Her purpose has been seven seasons in the making, yet Dawn Staley has instilled a mindset that South Carolina women’s basketball is a national championship contender.
Establishing that line of thinking sometimes has been a two-step forward, one-step backward process for Staley and her coaching staff.
Through it all, Staley said she never wavered in her belief that her program would be among the nation’s elite.
“I didn’t have any doubts, but the struggle was very real when you’re not winning as much as you’re working hard. What we put ourselves through as a staff is we had to understand it’s a process.
“The same things we ask each freshman as they come into our program, it’s a process. There are going to be ups, there are going to be downs. If you just stay the course, things will work out.”
Embedding this approach in her program was rooted in Staley’s playing days at Virginia and further established during her first head-coaching job at Temple.
“You have to have core values,” Staley said. “You have to have principles about how you coach the game. For our coaching staff, they stayed disciplined, stay disciplined to the recruiting, stayed disciplined to how basketball should be played and stayed disciplined to just out-working people.”
When Staley arrived at USC for the 2008-09 season, she could not realistically talk to recruits about someday playing for conference or national championships. Initially, it was difficult convincing top high school recruits to take a chance on a program that had not experienced sustained success since before those players were born.
Staley’s first recruiting class of six players included one who transferred in and had to sit a season, three who played one season before transferring, and La’Keisha Sutton and Charenee Stephens, who proved to be solid contributors over four seasons.
Then Staley made a splash with her second recruiting class, landing the nation’s No. 2-rated prospect – 6-foot-4 center Kelsey Bone out of Texas. It was believed to be the signature signing for Staley’s program, the one that would push it forward and lead other recruits to sign.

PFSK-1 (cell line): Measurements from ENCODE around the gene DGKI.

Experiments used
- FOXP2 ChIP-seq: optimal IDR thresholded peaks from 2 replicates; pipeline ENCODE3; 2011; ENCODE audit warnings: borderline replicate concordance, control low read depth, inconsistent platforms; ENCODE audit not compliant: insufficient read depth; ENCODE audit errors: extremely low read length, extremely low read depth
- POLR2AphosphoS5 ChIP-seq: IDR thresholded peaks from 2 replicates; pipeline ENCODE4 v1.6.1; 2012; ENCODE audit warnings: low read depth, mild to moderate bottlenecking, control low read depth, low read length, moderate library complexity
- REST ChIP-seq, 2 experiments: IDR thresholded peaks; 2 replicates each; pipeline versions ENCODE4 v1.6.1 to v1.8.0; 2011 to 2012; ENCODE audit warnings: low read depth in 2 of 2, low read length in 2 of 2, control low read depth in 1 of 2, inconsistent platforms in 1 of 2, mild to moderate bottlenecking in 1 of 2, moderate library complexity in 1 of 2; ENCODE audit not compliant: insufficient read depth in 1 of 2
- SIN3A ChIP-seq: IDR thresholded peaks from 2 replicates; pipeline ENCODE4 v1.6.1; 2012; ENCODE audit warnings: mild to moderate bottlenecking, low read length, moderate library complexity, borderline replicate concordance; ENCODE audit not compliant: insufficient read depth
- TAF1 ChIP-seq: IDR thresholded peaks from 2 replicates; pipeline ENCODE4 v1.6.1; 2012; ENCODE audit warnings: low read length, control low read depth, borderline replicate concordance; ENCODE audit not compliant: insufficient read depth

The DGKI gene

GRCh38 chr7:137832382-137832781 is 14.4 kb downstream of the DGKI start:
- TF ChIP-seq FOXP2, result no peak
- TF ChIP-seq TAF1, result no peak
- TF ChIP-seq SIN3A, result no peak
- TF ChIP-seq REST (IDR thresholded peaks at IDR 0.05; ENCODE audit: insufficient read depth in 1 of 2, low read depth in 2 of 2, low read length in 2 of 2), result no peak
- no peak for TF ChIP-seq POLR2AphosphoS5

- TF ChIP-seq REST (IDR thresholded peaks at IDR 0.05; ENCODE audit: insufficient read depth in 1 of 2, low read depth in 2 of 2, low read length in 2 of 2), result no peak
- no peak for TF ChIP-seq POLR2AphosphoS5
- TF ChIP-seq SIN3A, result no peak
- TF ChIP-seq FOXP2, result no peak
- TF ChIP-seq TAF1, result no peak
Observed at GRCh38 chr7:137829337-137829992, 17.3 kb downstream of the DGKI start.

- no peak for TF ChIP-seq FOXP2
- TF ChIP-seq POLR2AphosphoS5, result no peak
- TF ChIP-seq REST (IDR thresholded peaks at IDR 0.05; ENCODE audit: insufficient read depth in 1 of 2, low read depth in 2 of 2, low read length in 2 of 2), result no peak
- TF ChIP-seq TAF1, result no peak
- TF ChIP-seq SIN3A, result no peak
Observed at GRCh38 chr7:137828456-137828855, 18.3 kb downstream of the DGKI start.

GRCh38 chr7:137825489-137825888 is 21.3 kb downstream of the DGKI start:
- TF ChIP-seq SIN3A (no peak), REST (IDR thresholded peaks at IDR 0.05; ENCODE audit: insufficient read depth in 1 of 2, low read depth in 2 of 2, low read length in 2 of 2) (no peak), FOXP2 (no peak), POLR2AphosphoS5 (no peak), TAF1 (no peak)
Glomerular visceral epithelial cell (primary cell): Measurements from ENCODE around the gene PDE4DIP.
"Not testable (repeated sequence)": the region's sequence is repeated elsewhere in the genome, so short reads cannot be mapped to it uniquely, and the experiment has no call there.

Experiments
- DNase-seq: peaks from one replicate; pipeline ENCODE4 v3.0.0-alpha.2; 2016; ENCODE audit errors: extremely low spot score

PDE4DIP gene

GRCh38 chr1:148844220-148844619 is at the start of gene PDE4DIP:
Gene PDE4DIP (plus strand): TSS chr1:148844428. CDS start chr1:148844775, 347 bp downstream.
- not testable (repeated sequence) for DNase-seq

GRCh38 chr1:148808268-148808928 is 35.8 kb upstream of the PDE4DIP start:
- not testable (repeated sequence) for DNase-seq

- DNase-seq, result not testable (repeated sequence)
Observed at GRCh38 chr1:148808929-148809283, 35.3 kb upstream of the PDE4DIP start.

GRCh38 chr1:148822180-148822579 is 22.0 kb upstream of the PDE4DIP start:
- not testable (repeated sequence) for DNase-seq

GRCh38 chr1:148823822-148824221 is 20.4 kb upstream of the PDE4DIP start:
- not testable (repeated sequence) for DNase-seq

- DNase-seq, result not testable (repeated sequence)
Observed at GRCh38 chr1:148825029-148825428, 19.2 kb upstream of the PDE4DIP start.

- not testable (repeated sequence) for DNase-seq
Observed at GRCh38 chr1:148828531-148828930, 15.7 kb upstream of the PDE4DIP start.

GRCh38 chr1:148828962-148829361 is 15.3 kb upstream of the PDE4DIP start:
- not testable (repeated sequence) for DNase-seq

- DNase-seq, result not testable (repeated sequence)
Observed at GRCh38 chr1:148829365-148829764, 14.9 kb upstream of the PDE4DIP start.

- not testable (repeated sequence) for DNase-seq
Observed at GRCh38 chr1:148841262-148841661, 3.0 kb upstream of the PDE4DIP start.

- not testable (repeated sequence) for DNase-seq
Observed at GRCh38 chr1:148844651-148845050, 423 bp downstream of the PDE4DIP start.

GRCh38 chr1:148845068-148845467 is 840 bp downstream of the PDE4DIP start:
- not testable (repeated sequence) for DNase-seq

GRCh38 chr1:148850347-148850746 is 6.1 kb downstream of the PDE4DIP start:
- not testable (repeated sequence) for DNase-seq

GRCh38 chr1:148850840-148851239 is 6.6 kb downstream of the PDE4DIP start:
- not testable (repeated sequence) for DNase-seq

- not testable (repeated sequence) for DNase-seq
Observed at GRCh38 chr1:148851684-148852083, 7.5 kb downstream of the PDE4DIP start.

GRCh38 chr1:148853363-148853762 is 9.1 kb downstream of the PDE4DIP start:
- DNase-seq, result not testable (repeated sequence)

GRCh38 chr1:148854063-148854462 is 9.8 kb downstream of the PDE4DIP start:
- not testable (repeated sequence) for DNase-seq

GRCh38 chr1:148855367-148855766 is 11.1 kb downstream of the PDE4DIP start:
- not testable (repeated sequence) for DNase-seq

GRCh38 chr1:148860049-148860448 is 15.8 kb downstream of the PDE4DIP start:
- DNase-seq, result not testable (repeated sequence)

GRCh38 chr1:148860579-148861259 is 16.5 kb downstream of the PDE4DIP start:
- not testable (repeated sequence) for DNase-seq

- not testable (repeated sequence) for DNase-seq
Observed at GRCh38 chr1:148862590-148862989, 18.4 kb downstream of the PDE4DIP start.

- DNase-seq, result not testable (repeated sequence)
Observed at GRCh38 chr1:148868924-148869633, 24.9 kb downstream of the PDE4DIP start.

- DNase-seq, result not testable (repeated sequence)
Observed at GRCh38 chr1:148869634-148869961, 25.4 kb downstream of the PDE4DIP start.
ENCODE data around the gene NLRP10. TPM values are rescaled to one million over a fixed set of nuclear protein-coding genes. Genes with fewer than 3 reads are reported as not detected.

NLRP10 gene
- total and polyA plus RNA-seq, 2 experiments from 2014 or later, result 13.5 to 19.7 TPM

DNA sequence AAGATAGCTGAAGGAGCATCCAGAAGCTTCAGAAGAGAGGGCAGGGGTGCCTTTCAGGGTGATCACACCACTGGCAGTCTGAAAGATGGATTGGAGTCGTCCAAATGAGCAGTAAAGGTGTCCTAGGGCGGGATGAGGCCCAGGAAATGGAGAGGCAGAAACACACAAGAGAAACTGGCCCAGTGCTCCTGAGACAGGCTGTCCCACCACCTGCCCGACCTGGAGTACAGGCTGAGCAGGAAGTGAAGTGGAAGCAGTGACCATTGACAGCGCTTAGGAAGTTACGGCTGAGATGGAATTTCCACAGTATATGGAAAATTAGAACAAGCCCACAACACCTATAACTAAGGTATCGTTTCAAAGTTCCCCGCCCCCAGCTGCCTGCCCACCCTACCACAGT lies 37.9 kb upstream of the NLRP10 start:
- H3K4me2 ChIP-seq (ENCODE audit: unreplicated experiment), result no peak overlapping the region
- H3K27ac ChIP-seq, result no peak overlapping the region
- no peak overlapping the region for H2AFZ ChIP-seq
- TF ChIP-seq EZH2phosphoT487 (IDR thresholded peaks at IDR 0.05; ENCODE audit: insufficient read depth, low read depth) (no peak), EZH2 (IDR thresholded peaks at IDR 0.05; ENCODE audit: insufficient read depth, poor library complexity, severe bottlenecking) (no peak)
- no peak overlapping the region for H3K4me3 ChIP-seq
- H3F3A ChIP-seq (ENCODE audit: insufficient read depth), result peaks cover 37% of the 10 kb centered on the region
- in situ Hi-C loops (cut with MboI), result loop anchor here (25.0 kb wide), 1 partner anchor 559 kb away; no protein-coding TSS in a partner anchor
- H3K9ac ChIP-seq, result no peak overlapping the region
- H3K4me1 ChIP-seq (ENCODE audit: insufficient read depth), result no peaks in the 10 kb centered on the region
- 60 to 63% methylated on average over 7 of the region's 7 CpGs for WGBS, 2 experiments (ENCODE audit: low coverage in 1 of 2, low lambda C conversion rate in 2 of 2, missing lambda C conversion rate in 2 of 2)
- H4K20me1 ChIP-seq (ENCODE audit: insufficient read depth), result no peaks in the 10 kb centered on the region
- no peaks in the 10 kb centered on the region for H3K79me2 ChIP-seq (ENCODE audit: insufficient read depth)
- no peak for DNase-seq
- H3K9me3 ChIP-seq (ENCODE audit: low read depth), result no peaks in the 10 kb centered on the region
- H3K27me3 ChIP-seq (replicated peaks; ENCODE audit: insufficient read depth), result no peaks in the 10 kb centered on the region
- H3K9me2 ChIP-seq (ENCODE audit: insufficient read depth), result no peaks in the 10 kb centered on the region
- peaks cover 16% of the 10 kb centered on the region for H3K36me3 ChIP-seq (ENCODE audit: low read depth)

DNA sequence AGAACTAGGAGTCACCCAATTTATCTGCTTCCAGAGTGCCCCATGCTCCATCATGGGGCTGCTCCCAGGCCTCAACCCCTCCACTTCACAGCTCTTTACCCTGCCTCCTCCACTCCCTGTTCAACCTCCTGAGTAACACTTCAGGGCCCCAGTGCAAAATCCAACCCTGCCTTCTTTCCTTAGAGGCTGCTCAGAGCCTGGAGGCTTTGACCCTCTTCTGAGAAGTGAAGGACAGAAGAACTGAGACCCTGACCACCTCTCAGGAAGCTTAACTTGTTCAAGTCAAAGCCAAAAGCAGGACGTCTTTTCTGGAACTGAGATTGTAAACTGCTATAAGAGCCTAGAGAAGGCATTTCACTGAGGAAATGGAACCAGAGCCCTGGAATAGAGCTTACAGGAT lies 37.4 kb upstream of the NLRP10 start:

Bone, the SEC Newcomer of the Year as a freshman, dealt what first was believed to be a huge blow to Staley’s building process when she left the program for Texas A&M. Eventually, Bone’s departure showed that Staley was not willing to change course or make concessions for any player, no matter her talent.
“There’s a certain way to do things,” Staley said. “Sometimes you want to take shortcuts. But for us, we’ve never taken a shortcut.”
That meant not changing the way Staley wanted her team to play, even if it resulted in losing games along the way. Over her first three seasons, USC was 42-48 overall and 17-29 in the SEC.
Then came the breakthrough.
Staley’s fourth recruiting class included five players, the most noteworthy being 6-4 center Elem Ibiam of Fayetteville, Ga., and 6-foot forward Aleighsa Welch of Goose Creek.
While recruiting the two, Staley recognized a line of top-level talent from South Carolina forming behind them in Myrtle Beach guard Khadijah Sessions, Dutch Fork center Alaina Coates, Spring Valley guard Asia Dozier and Heathwood Hall forward A’ja Wilson.
Staley began talking to recruits about national championships.
“It was something she definitely pitched to us,” Welch said of herself and Ibiam. “It was something she wanted us to really believe in. It was something we talked about on my home visit. ... It was something we talked about and also something she wanted us to be able to build together. She wanted us to come in and start this legacy and keep this legacy once we left.”
Since the arrival of Ibiam and Welch, USC has posted a 113-25 record, including 50-14 in the SEC, to go with two conference regular-season titles and one SEC tournament crown.
USC’s appearance this weekend in the women’s basketball Final Four means Staley now can pitch to all recruits that the Gamecocks are an annual national championship contender.
It is a mindset she has created for her program.